Northern California utility Pacific Gas & Electric on Tuesday reported a $3.6 billion loss in the fourth quarter and a $7.7 billion loss for 2019 as a whole, weighed down by continued costs and charges related to the wildfires that drove it into bankruptcy last year. 

But the company still expects that its multibillion-dollar settlements with wildfire victims and its expanded plans to improve power grid safety will allow it to emerge from bankruptcy by the end of June, a critical deadline to access the $21 billion wildfire insurance fund meant to protect it and other utilities from future wildfire-driven bankruptcies. 

Tuesday’s earnings report highlighted the massive liabilities PG&E faces from the wildfires caused by its power lines. In the fourth quarter of 2019 alone, PG&E recorded $5 billion in pretax charges as part of its $13.5 billion settlement with wildfire victims in December, and nearly $400 million as part of its $1.7 billion settlement with the California Public Utilities Commission over fires caused by its equipment in 2017 and 2018. 

PG&E’s fourth-quarter results also took a hit from $86 million in compensation for customers who lost power during its first massive fire-prevention grid blackouts in October. The CPUC is investigating PG&E’s poor performance in alerting and supporting communities and customers hit hard by the multiday outage, which drew intense criticism from local and state leaders. 

Despite these headwinds, PG&E “believes it remains on track” to meet the June 30 deadline to participate in the wildfire fund. Its bankruptcy plan won backing from wildfire victims in December, after it raised its settlement offer from $8.5 billion to $13.5 billion, bringing its total fire-related settlements to $25 billion. 

Last month, it reached an agreement with a competing group of Wall Street bondholders, providing set terms for future interest and make-whole payments for their debt.

“Our focus now is on working with all key stakeholders, including elected officials and state regulators, to position PG&E for emergence as a financially stable company with a renewed and rigorous focus on safe operations and customer service, while meeting California’s energy needs and goals in a [changing] climate,” CEO Bill Johnson said in a prepared statement. 

Tuesday’s earnings report included a new five-year financial forecast, including capital and rate-base growth projections as a guide to its long-range plans on that front, including billions of dollars on grid-hardening and fire prevention.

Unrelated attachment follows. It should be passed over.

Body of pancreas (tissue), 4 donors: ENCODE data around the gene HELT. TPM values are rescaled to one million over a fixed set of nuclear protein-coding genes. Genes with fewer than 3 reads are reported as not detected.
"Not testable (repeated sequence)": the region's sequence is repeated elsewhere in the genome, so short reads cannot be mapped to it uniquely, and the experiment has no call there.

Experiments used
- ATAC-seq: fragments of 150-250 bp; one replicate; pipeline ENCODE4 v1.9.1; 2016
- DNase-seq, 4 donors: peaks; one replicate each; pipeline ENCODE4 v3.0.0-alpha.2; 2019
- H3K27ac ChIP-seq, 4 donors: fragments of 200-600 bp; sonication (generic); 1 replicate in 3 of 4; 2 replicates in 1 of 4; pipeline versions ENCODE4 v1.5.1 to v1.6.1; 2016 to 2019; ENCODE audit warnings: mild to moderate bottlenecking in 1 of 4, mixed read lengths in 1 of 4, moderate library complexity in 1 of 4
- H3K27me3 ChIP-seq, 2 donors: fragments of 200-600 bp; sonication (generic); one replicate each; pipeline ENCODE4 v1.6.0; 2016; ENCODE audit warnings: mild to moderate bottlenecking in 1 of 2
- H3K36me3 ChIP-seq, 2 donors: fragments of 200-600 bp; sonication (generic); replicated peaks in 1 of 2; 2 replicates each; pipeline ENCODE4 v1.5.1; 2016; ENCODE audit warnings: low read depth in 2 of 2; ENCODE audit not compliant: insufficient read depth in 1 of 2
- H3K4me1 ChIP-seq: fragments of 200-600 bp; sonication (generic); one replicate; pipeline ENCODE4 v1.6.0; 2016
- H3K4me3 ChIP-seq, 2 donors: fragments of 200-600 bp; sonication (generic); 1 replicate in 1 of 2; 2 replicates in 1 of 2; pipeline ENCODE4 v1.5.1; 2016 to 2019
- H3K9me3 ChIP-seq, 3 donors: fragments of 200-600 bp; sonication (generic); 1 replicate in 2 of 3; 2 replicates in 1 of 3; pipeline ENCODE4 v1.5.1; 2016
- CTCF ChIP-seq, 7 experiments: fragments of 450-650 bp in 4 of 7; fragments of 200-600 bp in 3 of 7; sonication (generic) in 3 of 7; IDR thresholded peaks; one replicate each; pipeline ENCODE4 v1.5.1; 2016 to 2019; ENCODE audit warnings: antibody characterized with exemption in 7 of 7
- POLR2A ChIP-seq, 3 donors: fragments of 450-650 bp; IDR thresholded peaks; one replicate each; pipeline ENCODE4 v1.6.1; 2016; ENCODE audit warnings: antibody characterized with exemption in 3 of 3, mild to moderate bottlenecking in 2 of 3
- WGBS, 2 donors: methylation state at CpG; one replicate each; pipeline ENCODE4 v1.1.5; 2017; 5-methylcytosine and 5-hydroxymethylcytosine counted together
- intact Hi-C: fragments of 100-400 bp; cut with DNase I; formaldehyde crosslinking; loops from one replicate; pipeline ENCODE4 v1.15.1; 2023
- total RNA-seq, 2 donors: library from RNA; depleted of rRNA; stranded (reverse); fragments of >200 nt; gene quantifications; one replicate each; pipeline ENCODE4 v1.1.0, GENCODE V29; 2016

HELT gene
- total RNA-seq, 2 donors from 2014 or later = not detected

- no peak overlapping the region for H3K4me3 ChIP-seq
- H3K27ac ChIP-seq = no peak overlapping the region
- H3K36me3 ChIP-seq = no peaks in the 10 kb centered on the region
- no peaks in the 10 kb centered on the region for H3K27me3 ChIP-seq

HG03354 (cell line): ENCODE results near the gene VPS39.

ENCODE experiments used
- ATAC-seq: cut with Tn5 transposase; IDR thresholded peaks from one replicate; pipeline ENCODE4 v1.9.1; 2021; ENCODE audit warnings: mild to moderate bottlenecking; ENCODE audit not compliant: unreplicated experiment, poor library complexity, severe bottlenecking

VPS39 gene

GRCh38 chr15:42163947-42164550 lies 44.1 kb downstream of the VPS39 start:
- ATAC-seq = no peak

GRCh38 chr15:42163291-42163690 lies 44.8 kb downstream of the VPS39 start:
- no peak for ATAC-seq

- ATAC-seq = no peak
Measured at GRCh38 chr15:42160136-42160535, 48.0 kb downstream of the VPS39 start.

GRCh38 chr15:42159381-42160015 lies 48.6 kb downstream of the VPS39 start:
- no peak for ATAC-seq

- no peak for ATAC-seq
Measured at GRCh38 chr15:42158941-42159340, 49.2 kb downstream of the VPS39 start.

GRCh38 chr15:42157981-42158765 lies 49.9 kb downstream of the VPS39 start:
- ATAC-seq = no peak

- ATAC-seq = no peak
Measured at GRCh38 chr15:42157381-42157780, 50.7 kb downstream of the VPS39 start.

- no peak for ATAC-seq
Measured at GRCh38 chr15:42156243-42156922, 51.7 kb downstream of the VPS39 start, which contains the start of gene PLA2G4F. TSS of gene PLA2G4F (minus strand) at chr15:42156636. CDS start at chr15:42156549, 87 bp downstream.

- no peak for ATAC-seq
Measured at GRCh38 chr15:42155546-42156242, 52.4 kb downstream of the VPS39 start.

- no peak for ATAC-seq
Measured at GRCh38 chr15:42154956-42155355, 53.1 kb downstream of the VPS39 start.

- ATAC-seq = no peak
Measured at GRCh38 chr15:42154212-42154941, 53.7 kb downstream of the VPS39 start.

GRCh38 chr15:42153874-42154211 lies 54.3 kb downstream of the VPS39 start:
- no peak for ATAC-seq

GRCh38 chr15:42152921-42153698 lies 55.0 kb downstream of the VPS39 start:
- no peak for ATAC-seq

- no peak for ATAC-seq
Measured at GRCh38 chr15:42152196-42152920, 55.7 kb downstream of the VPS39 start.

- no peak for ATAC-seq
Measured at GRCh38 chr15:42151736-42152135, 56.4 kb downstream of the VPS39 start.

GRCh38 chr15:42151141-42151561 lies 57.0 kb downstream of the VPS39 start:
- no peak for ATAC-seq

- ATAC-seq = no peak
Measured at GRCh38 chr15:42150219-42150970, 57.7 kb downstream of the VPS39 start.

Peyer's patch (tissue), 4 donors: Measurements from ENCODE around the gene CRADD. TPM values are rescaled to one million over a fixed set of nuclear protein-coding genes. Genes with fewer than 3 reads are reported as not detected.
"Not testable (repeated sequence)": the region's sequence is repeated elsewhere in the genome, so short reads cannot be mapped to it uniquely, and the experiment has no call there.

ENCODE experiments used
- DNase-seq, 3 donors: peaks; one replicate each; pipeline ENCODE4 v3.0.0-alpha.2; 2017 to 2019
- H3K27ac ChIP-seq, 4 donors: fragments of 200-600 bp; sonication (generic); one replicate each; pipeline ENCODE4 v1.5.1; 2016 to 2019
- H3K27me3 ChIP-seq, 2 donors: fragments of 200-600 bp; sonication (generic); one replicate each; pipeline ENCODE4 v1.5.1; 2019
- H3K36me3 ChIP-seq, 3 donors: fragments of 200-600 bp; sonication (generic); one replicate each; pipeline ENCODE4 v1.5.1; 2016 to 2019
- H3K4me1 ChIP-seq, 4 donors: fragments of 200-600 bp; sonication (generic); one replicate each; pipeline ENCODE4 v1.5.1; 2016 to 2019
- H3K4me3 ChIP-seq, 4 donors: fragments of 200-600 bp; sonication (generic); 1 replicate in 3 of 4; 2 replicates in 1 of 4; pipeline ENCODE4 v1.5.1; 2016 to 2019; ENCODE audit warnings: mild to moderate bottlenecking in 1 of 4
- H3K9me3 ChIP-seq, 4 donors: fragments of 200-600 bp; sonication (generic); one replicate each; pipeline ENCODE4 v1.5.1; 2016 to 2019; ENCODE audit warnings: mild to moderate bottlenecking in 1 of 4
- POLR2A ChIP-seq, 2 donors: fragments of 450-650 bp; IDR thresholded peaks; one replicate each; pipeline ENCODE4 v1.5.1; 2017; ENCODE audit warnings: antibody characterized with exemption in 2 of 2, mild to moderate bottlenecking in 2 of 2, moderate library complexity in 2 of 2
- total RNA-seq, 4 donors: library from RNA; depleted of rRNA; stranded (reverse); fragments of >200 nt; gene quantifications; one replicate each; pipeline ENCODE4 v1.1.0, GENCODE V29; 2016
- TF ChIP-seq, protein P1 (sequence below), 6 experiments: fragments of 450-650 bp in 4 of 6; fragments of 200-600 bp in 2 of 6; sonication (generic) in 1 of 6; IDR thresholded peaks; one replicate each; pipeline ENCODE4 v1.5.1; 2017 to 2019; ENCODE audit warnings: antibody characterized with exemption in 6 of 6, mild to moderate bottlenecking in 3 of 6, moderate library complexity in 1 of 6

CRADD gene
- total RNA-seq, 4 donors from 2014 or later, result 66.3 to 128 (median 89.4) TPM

Still to convince: Governor Newsom, California lawmakers and the public

But some key stakeholders in PG&E’s bankruptcy may be hard to convince. Gov. Gavin Newsom rejected PG&E’s bankruptcy plan in December on grounds including its heavy reliance on debt financing that could leave it “limited tools to finance itself” in the event of an unforeseen crisis. 

But most potentially challenging for PG&E is Newsom’s demand for an “escalating enforcement process” to hold it to account for future safety failures or broken promises, up to and including the possibility of the state taking it over if it fails to meet its goals. 

PG&E has made some concessions to Newsom’s safety demands since then, including changes to its board of directors to bring more California residents and safety experts on board. PG&E has also promised to hire an independent safety monitor and create regional operating units with accompanying safety officials to oversee its operations. But these concessions, reached after intense negotiations with state leaders, have yet to win Newsom’s explicit approval. 

Meanwhile, Newsom’s verbal threats to pursue a state takeover option were bolstered earlier this month by the introduction of a new bill, Senate Bill 917, which would authorize the state to use eminent domain to acquire PG&E and replace it with a Northern California Energy Utility District, similar to a municipal utility district. Proponents say this could yield a more financially stable entity that doesn’t need to pay federal and state taxes or shareholder dividends, and can thus spend more on safety improvements and customer services. 

The legal and economic ramifications of such a move are hard to predict since no state has ever attempted to take over a utility of PG&E’s size. PG&E has stated its opposition to selling its assets to any public entity, including cities like San Francisco that have sought to acquire the utility’s infrastructure within their borders.